她提到儿子的时候,话里略带一点讽刺。阿切尔自然听得一清二楚,而且一点也不觉得意外。世间人事很少让她称心如意的阿切尔太太,对儿子的订婚却是一百个高兴。(“特别是在他与拉什沃思太太那桩蠢事之后,”她曾对詹尼这样说。她指的那件事,纽兰曾经视为一场悲剧,将在他灵魂上留下永难磨灭的伤痕。)无论你从何种角度考虑,纽约再也没有比梅·韦兰更好的姑娘了;当然,这样一段姻缘也只有纽兰才能配得上。可年轻男人却都那么傻,那么缺少心计,而有些女人又那样不知羞耻地设置圈套。所以,看到自己惟一的儿子安然无恙地通过莎琳岛,驶进无可挑剔的家庭生活的港湾,这完全是一种奇迹。

这一切阿切尔太太都感觉到了,她儿子也知道她感觉到了。但是,他同时还知道,她被过早宣布他的订婚消息搅得很不安,或者不如说被过早宣布的原因搅得很不安。正是由于这个原因——因为总体上讲他是个极为温情宽容的人——今天晚上他才留在家中。“我并非不赞成明戈特家的集体精神;可为什么要把纽兰的订婚与奥兰斯卡那个女人的事搅在一起,我弄不明白,”阿切尔太太对詹尼抱怨说,后者是她稍欠温柔的惟一见证人。

在对韦兰太太的拜访中,她一直是举止优雅的;而她的优雅举止是无与伦比的。不过纽兰明白(他的未婚妻无疑也猜得出),在整个拜访过程中,她和詹尼都紧张地提防着奥兰斯卡夫人的闯入;当他们一起离开那所住宅时,她不加掩饰地对儿子说:“我很高兴奥古斯塔·韦兰单独接待了我们。”

这些内心不安的暗示更加让阿切尔感动,以致他也觉得明戈特家走得有点太远了。但是,母亲与儿子之间谈论心中刚生的念头,是完全违背他们的道德规范的,所以他只是回答说:“唉,一个人订婚后总要参加一系列的家族聚会,这种活动结束得越快越好。”听了这话,他母亲只是隔着从饰有霜冻葡萄的灰丝绒帽上垂下的网状面纱撇了撇嘴。

他觉得,她的报复——她的合法的报复——就是要在今晚从杰克逊先生口中“引出”奥兰斯卡伯爵夫人的事。年轻人既然已经当众尽了明戈特家族未来成员的义务,他并不反对听一听对那位夫人的私下议论——只不过这话题已经开始让他感到厌烦。

杰克逊先生吃了一片那位脸色阴沉的男仆带着跟他相同的怀疑目光递给他的半冷不热的鱼片。他用让人难以觉察的动作嗅了嗅蘑菇浇头,拒绝了它。他脸色沮丧,样子很饿。阿切尔心想,他很可能要靠谈论埃伦·奥兰斯卡来充饥了。

杰克逊先生在椅子里向后靠了靠,抬眼看了看烛光下挂在昏暗墙壁上深色相框里的阿切尔们、纽兰们,以及范德卢顿们。

“唉,你的祖父阿切尔多么喜爱丰盛的晚餐啊,亲爱的纽兰!”他说,眼睛盯着一位胖胖的胸部饱满的年轻人的画像,那人打着宽领带,穿一件蓝外套,身后是一所带白色圆柱的乡间别墅。“可——可——可不知他会如何看待这些异国婚姻!”

阿切尔太太没有理睬他有关老祖母的菜肴的话,杰克逊先生从容地接下去说:“不,她没到舞会上去。”

“噢——”阿切尔太太低声说,那口气仿佛是说:“她总算还知礼。”

“也许博福特夫妇不认识她,”詹尼带着不加掩饰的敌意推测说。

杰克逊先生轻轻呷了一口,仿佛是在想象中品尝马德拉葡萄酒。“博福特太太可能不认识,但博福特却肯定认识,因为今天下午全纽约的人都看见她和他一起沿第五大街散步。”

“我的天——”阿切尔太太痛苦地呻吟道。她显然明白,想把外国人的这种行径与高雅的概念挂上钩简直是徒劳。

“不知下午她戴的是圆檐帽还是软帽,”詹尼猜测说。“我知道她在着歌剧时穿的是深蓝色天鹅绒,普普通通的,就像睡衣一样。”

“詹尼!”她母亲说;阿切尔小姐脸一红,同时想装出无所顾忌的样子。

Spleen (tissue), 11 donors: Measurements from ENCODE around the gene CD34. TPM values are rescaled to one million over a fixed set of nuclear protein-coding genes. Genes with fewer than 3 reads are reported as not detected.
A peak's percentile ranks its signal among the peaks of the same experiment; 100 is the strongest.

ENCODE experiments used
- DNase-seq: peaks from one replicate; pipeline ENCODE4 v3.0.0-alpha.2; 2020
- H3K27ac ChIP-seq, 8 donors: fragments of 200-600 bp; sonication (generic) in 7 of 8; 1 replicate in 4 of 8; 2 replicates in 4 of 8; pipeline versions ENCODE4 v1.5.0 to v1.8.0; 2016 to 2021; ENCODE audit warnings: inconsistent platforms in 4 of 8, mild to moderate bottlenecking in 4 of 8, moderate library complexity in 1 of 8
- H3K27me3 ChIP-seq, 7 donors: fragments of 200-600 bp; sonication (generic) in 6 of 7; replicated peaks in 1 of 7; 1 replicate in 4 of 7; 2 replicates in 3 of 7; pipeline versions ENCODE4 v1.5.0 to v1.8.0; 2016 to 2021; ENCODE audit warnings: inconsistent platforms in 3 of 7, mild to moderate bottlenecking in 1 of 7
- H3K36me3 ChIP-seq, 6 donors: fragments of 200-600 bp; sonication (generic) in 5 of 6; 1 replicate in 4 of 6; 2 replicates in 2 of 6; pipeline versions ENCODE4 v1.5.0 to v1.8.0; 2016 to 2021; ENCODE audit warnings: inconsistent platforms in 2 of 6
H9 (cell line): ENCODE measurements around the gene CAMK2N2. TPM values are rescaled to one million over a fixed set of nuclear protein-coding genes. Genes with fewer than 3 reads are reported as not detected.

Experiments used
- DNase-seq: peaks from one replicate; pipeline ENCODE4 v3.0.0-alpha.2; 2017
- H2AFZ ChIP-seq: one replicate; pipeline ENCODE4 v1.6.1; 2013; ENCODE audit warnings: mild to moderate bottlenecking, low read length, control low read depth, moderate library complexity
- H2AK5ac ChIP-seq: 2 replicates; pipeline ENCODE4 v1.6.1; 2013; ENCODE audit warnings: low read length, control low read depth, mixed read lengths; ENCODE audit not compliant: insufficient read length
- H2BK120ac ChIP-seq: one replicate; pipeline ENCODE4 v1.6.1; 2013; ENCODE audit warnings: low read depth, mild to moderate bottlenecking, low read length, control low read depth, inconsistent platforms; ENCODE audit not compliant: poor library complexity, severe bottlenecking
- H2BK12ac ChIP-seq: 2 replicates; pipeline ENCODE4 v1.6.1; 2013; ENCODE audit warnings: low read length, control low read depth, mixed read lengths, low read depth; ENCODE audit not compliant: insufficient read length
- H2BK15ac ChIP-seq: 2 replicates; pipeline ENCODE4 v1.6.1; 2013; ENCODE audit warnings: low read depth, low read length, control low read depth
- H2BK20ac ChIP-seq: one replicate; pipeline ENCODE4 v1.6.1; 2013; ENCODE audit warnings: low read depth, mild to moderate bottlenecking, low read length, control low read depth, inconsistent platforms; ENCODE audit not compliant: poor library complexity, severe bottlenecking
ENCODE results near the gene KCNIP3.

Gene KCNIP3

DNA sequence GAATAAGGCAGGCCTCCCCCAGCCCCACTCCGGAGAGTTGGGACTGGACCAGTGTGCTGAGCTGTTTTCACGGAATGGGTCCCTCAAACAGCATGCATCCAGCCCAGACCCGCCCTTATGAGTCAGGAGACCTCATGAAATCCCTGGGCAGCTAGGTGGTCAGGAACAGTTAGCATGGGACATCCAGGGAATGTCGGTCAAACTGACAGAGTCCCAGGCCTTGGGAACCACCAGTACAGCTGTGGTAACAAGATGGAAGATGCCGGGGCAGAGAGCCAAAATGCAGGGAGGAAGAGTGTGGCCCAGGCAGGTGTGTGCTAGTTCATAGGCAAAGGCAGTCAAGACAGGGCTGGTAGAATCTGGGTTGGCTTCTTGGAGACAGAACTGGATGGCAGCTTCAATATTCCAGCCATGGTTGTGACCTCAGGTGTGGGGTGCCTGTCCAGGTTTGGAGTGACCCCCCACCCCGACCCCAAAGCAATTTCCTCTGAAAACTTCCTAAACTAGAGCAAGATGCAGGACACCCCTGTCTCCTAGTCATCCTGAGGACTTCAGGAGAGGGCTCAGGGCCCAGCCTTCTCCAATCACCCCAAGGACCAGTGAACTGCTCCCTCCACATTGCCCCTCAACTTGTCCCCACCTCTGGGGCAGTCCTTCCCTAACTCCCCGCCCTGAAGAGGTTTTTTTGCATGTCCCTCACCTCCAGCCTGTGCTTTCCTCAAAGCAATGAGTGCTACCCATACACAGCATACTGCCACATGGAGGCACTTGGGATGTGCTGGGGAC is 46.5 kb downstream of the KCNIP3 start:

“不管怎么说,她没有去舞会,总算是知趣的了,”阿切尔太太接着说。

一种乖僻的情绪,使做儿子的接腔道:“我认为这不是她知趣不知趣的问题。梅说她本来是打算去的,只是后来又觉得你们刚刚说到的那身衣服不够漂亮而已。”

阿切尔太太见儿子用这样的方式证实她的推断,仅仅报之一笑。“可怜的埃伦,”她只这么说了一句,接着又同情地补充道:“我们什么时候都不能忘记,梅多拉·曼森对她进行了什么稀奇古怪的培养教育。在进入社交界的舞会上,居然让她穿黑缎子衣服,你又能指望她会怎样呢?”

“哎呀——她穿的那身衣服我还记得呢!”杰克逊先生说。他接着又补一句:“可怜的姑娘!”那口气既表明他记着那件事,又表明他当时就充分意识到那光景预兆着什么。

“真奇怪,”詹尼说,“她竞一直沿用埃伦这么个难听的名字。假若是我早就改成伊莱恩了。”她环顾一眼餐桌,看这句话产生了什么效果。

她哥哥失声笑了起来。“为什么要叫伊莱恩?”

“不知道,听起来更——更有波兰味,”詹尼涨红了脸说。

“这名字听起来太引人注意,她恐怕不会乐意,”阿切尔太太漠然地说。

“为什么不?”儿子插言道,他突然变得很爱争论。“如果她愿意,为什么就不能引人注意?她为什么就该躲躲闪闪,仿佛自己给自己丢了脸似的?她当然是‘可怜的埃伦’,因为她不幸结下了倒霉的婚姻。但我不认为她因此就得像罪犯一样躲起来。”

“我想,”杰克逊先生沉思地说,“这正是明戈特家的人打算采取的立场。”

年轻人脸红了。“我可没有必要等他们家的暗示——如果你是这个意思的话,先生。奥兰斯卡夫人经历了一段不幸的生活,这不等于她无家可归。”

“外面有些谣传,”杰克逊先生开口说,瞥了詹尼一眼。

“噢,我知道:是说那个秘书,”年轻人打断他的话说。“没关系,母亲,詹尼是大人了。人们不就是说,”他接下去讲,“是那个秘书帮她离开了把她当囚犯看待的那个畜牲丈夫吗?哎,是又怎么样?我相信,我们这些人遇到这种情况,谁都会这么干的。”

杰克逊先生从肩头斜视了一眼那位脸色阴沉的男仆说:“也许……那个佐料……就要一点,总之——”他吃了一口又说:“我听说她在找房子,打算住在这儿。”

“我听说她打算离婚,”詹尼冒失地说。

“我希望她离婚!”阿切尔大声地说。

这话像一块炸弹壳落在了阿切尔家高雅、宁静的餐厅里,阿切尔太太耸起她那优雅的眉毛,那根特殊的曲线表示:“有男仆——”而年轻人自己也意识到公开谈论这类私事有伤风雅,于是急忙把话题岔开,转而去讲他对明戈特老太太的拜访。

晚餐之后,按照自古以来的习惯,阿切尔太太与詹尼拖着长长的绸裙到楼上客厅里去了。当绅士们在楼下吸烟的时候,她们在一台带搂刻灯罩的卡索式灯旁,面对面地在一张黄檀木缝纫桌两边坐下,桌底下挂一个绿色丝绸袋,两人在一块花罩毯两端缝缀起来。那以鲜花铺底的罩毯是预定用来装饰小纽兰·阿切尔太太的客厅里那把“备用”椅子的。

这一仪式在客厅里进行的同时,在那间哥特式的图书室里,阿切尔正让杰克逊先生坐进火炉近处的一把扶手椅,并递给他一支雪茄。杰克逊先生舒舒服服坐在椅子里,信心十足地点着了雪茄(这是纽兰买的)。他把瘦削的脚踝朝煤炉前伸了伸,说:“你说那个秘书仅仅是帮她逃跑吗。亲爱的?可一年之后他仍然在继续帮助她呢。有人在洛桑亲眼看见他们住在一起。”

纽兰脸红了。“住在一起?哎,为什么不可以?假如她自己没有结束她的人生,又有谁有权去结束呢?把她这样年轻的女子活活葬送,而她的丈夫却可以与娼妓在一起鬼混。我痛恨这种伪善的观点。”

他打住话头,气愤地转过身去点着雪茄。“女人应当有自由——跟我们一样的自由,”他断然地说。他仿佛有了一种新的发现,而由于过分激动,还无法估量其可怕的后果。

西勒顿·杰克逊先生把脚踝伸得离炉火更近一些,嘲讽地打了一个唿哨。

“嗯,”他停了一下说,“奥兰斯卡伯爵显然和你持相同的观点;因为我从未听说他动过一根指头去把妻子弄回来。”



欢迎访问英文小说网http://novel.tingroom.com

©英文小说网 2005-2010

有任何问题,请给我们留言,管理员邮箱:tinglishi@gmail.com  站长QQ :点击发送消息和我们联系56065533